So Many Reasons starts with a story. You might even call it a parable. A young British woman visiting family in Ghana goes to the well, where she attracts a local man's attraction. He flirts, and she brushes him off. He offers to carry her water, and she politely declines. For all her independence, however, the young woman hurries away. "You still come away with less water."
It's a parable that cuts to the patriarchal quick. No matter how much a woman looks out for herself, the man looking on still has an impact. For Melissa, a 25 year-old Christian, that's true on two fronts. Her received ideas about womanhood all bear some relation to the male gaze or male pleasure, but, for her, there's always a male presence looking on at her life – God or, put another way, a faith forged by an ancient patriarchal society.
Racheal Ofori's coming-of-age story, structured like a string of gospel stories, attempts to navigate both. Like Michaela Coel's Netflix hit Chewing Gum, So Many Reasons examines the internal conflicts born of Christianity and female sexuality. Ofori could be the good angel to Coel's little devil. Behind her, a neon illumination of Jesus Christ flickers into the shape of a vagina, his flowing robes like labia minora, and for Melissa, it's not always clear which one to worship. One dictates no sex before marriage. The other's not too fussed by marriage…
Told in vignettes, fictional but with an autobiographical tang, So Many Reasons charts Melissa's sexual awakening and, through it, her wrestle with what it means to be a woman. Whizzing through childhood, adolescence and maturity, Ofori rattles through playground sex rumours and period horror stories. Melissa inherits her idea of womanhood, plying her older sister for advice and her best mate for sex tips. She even learns the gospel of masturbation from an oversharing aunt.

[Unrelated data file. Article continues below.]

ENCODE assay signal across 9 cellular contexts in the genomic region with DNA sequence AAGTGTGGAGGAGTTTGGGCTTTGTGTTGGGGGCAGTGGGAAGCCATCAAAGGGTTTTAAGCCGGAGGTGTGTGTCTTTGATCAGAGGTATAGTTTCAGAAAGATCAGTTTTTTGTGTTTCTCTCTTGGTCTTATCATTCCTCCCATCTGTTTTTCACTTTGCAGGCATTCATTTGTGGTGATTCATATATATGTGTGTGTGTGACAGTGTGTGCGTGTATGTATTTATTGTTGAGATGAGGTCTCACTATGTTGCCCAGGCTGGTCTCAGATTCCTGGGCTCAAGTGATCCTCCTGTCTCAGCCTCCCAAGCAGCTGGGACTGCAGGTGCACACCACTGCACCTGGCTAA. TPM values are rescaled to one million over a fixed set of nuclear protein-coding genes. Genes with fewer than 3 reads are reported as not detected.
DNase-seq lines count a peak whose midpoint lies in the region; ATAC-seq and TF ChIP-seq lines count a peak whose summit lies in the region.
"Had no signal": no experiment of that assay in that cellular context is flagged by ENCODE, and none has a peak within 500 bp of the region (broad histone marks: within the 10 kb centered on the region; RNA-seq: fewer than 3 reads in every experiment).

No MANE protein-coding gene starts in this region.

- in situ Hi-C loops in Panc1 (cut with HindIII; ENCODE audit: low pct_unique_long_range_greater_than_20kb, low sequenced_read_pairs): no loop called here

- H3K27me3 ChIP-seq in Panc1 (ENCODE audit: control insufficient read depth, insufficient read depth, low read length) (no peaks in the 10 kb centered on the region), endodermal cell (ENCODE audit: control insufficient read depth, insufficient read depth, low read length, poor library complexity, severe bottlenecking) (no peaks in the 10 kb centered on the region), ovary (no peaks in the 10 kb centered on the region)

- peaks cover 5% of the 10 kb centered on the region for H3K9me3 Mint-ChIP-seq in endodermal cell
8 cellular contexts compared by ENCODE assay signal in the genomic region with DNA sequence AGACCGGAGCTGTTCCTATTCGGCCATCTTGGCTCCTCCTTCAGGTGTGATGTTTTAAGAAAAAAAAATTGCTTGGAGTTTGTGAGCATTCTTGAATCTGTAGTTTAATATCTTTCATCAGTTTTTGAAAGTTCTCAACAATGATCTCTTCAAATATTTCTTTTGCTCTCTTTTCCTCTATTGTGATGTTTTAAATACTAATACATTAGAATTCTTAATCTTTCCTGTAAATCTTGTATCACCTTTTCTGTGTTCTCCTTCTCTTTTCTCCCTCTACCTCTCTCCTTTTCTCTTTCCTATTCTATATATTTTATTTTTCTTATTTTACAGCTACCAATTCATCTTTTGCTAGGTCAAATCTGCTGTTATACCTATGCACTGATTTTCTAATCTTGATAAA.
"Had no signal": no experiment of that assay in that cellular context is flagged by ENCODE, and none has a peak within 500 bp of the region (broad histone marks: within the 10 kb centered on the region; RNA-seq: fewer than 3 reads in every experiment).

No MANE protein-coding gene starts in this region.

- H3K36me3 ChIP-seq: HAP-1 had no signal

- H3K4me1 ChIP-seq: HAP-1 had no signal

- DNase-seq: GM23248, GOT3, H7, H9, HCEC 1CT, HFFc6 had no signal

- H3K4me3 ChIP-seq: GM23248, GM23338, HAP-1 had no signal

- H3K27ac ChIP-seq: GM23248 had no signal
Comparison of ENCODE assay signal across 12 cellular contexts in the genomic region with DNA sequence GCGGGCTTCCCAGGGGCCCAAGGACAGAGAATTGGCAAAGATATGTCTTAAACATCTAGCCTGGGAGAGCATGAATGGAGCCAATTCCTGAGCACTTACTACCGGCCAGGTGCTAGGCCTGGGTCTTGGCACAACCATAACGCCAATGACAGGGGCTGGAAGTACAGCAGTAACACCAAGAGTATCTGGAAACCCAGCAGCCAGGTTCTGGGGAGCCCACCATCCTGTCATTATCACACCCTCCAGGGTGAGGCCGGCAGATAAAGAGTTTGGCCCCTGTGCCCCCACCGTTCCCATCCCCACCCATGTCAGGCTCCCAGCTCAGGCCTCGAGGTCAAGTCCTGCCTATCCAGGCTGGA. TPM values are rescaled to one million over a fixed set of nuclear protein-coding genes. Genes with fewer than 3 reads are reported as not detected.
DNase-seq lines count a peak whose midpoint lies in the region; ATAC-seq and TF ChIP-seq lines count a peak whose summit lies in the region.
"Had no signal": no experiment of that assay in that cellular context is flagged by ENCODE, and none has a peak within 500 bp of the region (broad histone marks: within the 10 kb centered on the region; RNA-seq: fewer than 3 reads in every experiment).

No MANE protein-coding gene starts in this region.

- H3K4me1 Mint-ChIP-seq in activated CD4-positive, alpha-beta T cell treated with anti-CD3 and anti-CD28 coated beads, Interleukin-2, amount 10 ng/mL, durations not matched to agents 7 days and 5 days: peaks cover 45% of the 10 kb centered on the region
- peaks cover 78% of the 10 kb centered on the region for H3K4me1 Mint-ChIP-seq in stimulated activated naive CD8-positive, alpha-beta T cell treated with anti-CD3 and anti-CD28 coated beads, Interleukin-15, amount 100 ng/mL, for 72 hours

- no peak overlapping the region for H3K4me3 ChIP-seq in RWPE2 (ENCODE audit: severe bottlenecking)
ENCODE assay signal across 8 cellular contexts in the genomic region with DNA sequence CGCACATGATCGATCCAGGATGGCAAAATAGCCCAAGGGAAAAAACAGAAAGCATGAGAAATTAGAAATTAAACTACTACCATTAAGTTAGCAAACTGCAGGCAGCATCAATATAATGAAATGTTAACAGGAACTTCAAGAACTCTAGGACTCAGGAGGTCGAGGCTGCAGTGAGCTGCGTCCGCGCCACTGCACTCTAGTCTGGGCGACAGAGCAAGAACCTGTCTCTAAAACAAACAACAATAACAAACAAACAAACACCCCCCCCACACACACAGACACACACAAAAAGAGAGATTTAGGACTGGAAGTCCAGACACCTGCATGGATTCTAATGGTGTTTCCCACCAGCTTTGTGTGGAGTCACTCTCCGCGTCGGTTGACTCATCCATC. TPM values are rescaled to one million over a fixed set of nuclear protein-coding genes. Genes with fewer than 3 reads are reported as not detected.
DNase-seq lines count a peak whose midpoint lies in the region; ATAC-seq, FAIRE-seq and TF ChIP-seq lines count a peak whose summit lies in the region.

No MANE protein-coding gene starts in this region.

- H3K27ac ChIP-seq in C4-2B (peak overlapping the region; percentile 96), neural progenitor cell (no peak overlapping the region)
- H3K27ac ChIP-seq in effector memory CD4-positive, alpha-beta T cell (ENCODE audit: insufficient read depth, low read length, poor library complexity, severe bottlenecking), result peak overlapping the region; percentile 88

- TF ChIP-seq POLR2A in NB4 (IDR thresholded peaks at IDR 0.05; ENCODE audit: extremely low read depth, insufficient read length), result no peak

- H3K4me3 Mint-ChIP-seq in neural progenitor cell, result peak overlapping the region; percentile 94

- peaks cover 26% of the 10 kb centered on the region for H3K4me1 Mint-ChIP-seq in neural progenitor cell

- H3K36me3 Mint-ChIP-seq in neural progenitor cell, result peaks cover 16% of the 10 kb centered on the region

But it's only by experiencing each for herself that she reaches any real understanding. Cue a lot of lively first-time experiences – swooning Sunday school crushes, agonising Brazilians and damp sexual squibs – all told with vim under Zoe Lafferty's nimble direction. Ofori wrings comic gloss out of her characters – eyes shut serenity for the self-satisfied aunt, the boyfriend beaming with post-coital pride – and, if her story meanders, its point almost too tucked away, she's its engaging and likeable heart.
Beneath the larky confessionals, the point is Melissa's understanding of being a woman largely revolves around sex – and, as such, often initially defers to men. The other question – and it's why Melissa starts on her knees, asking God's guidance – is whether one can fully embrace womanhood and Christianity without contradiction. It's refreshing to hear someone tackle faith onstage without shame, embarrassment or cynicism, and Ofori really wrestles with her feminist theological dilemma. It matters to Melissa, so it matters to us – whatever our beliefs.
But So Many Reasons is as much about mothers as the Father and for all the mangled mistruths Mel picks up, her staunch Ghanian mother sets a constant example – in life, not in language, which so often falls short. Equally, though, it's her mother's devotion that pushes faith on Melissa – the very thing that prevents her living life for herself. It shouldn't matter who's looking on.
So Many Reasons runs at Camden People's Theatre until 3 February. The Calm Down Dear festival continues at the venue until 4 February.